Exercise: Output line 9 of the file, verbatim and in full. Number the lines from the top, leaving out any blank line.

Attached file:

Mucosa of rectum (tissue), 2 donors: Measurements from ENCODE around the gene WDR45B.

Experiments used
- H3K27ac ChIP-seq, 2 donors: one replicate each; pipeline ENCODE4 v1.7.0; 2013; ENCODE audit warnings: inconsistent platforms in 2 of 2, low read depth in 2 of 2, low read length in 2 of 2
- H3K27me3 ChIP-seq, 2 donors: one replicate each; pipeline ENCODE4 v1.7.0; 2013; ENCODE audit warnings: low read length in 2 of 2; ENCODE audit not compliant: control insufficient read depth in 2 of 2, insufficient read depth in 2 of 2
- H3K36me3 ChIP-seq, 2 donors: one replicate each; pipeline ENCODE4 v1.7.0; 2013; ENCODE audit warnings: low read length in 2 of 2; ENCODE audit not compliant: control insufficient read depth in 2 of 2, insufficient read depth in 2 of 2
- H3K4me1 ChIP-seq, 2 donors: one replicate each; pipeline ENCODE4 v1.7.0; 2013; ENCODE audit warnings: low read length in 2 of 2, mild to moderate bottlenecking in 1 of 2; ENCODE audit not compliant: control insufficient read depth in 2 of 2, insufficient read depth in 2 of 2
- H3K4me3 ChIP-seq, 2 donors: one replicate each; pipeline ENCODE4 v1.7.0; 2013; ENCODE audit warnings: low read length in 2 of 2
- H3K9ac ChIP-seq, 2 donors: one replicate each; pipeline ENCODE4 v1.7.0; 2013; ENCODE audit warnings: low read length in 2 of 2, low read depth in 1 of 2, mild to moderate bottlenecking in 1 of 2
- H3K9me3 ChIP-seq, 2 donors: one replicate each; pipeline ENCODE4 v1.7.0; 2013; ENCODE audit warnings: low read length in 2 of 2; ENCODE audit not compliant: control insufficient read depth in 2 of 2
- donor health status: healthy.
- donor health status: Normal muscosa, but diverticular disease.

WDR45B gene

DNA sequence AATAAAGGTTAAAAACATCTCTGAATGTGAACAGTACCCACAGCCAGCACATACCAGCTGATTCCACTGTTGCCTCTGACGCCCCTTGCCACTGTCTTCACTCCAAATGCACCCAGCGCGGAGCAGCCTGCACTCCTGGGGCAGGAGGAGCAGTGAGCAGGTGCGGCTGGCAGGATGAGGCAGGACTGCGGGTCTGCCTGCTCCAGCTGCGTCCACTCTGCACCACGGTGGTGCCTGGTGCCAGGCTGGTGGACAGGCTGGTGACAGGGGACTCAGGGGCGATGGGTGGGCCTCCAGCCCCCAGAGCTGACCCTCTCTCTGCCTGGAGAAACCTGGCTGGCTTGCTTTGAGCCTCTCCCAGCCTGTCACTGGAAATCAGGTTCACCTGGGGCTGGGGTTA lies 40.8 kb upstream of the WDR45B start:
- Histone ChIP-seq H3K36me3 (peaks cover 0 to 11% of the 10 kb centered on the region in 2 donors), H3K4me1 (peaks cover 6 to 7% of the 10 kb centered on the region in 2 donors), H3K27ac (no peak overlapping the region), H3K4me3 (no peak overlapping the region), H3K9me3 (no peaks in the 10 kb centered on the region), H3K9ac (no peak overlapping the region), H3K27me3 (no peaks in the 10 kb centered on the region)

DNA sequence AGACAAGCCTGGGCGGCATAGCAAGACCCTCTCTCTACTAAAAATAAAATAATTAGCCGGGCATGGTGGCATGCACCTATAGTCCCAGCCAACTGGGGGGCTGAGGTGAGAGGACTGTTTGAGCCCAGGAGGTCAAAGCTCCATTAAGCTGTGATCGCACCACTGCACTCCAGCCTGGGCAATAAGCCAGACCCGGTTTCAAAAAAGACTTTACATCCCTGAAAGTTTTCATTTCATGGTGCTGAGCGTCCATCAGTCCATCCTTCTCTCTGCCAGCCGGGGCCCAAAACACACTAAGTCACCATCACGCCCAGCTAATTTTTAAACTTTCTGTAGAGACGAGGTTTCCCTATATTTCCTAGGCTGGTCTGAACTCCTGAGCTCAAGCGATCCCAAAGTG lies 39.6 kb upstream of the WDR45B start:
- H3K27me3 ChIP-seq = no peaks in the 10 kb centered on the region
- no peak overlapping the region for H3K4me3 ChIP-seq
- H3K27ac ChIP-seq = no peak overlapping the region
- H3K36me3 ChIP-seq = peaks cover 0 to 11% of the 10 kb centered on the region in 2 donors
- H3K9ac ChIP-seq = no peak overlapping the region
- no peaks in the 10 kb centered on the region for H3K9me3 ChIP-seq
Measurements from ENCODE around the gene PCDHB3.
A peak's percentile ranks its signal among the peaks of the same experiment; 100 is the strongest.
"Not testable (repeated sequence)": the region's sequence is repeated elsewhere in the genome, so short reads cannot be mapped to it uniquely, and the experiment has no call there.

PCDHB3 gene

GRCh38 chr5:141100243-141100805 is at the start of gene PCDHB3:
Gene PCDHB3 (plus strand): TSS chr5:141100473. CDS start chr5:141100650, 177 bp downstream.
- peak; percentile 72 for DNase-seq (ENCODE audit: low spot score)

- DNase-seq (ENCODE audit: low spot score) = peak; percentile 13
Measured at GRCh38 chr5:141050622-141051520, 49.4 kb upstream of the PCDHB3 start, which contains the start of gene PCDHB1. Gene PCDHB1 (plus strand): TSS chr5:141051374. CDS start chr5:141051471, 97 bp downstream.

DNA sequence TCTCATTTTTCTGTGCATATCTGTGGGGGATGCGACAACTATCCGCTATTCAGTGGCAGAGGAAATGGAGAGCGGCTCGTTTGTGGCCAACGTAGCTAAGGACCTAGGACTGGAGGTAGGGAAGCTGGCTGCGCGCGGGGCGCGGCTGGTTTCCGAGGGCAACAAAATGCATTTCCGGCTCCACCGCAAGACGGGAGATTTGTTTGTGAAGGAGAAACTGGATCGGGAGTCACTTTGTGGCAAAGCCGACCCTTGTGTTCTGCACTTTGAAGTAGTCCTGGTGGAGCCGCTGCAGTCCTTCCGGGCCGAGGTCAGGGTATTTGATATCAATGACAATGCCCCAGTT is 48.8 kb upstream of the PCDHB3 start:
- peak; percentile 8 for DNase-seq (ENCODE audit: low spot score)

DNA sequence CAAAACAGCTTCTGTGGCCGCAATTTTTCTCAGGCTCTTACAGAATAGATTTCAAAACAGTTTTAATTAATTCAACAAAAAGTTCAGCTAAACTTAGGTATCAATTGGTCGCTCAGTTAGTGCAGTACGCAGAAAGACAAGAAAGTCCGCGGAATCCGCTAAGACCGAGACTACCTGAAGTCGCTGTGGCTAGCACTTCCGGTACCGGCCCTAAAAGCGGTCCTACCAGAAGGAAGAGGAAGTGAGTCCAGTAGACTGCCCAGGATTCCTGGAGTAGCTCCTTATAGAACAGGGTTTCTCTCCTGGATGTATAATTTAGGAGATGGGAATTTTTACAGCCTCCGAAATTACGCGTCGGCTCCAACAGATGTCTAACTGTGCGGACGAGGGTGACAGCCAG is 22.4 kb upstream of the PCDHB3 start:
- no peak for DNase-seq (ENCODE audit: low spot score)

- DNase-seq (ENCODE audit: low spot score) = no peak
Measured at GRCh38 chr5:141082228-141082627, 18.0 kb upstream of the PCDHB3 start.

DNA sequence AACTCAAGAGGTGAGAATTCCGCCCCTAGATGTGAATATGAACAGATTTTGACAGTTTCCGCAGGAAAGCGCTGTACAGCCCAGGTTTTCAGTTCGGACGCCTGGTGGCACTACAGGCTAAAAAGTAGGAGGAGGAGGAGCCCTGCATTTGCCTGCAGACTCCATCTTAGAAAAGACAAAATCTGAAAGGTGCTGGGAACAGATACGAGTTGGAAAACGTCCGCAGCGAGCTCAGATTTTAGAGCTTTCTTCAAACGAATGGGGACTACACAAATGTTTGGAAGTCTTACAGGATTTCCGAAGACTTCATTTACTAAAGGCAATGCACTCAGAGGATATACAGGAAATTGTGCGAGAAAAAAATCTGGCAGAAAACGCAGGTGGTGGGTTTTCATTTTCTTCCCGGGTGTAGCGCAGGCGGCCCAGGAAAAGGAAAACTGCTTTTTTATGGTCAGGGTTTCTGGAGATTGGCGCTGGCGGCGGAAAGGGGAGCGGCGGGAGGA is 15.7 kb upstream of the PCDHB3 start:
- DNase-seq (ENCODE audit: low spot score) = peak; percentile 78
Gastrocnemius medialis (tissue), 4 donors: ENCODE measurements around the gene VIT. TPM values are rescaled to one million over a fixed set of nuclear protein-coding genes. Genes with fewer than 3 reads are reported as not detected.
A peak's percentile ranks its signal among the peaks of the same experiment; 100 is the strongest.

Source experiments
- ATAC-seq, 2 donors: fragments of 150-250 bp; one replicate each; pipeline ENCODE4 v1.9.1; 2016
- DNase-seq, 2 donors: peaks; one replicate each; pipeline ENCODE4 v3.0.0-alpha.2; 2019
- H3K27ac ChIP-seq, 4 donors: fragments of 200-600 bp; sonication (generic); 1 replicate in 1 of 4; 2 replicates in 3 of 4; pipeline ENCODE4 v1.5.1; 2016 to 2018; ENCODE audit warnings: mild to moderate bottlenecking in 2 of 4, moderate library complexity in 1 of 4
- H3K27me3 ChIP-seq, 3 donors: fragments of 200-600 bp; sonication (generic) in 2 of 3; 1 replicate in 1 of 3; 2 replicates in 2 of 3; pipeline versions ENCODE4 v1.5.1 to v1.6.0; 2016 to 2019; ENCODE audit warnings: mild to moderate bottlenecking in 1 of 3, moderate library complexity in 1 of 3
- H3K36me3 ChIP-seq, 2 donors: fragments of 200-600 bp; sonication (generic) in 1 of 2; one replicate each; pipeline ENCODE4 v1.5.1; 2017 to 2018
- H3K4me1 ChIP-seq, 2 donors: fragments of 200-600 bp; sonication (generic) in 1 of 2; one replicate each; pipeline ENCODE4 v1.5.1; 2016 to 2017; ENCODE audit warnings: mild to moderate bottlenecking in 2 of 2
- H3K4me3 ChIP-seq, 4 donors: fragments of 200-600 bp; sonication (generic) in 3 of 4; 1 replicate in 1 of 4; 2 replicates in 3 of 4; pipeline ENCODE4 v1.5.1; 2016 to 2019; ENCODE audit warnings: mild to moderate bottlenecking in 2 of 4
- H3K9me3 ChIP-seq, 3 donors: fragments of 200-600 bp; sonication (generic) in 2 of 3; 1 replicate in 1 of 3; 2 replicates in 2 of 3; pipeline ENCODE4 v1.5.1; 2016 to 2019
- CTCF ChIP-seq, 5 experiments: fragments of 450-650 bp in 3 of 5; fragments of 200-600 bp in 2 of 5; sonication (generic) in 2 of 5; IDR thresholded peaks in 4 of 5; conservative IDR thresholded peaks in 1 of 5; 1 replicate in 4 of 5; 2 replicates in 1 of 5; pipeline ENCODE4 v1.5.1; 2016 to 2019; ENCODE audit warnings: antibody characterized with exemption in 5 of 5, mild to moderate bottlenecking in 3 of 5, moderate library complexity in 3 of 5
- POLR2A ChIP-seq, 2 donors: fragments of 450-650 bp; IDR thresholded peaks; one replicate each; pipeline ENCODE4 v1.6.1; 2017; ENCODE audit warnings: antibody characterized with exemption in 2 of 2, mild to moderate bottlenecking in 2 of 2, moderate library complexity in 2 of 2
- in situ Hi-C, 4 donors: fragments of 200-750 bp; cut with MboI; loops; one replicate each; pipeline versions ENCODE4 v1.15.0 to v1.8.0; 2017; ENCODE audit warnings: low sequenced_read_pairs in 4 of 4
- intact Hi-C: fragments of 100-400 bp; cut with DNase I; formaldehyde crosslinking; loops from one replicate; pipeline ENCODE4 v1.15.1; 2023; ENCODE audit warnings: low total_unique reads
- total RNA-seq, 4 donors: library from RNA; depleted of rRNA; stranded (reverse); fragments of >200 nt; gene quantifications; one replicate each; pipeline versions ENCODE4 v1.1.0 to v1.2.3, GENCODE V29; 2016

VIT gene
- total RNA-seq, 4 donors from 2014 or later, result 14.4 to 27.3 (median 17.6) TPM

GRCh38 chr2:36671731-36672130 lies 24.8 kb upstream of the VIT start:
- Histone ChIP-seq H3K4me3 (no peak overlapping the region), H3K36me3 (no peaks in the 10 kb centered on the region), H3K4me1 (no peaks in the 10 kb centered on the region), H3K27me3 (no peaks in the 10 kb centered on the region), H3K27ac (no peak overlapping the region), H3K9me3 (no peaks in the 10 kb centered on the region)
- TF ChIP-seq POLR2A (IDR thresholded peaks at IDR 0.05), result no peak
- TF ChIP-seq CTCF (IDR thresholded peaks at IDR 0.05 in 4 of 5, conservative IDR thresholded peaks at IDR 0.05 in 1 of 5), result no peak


- H3K9me3 ChIP-seq, 2 donors: one replicate each; pipeline ENCODE4 v1.7.0; 2013; ENCODE audit warnings: low read length in 2 of 2; ENCODE audit not compliant: control insufficient read depth in 2 of 2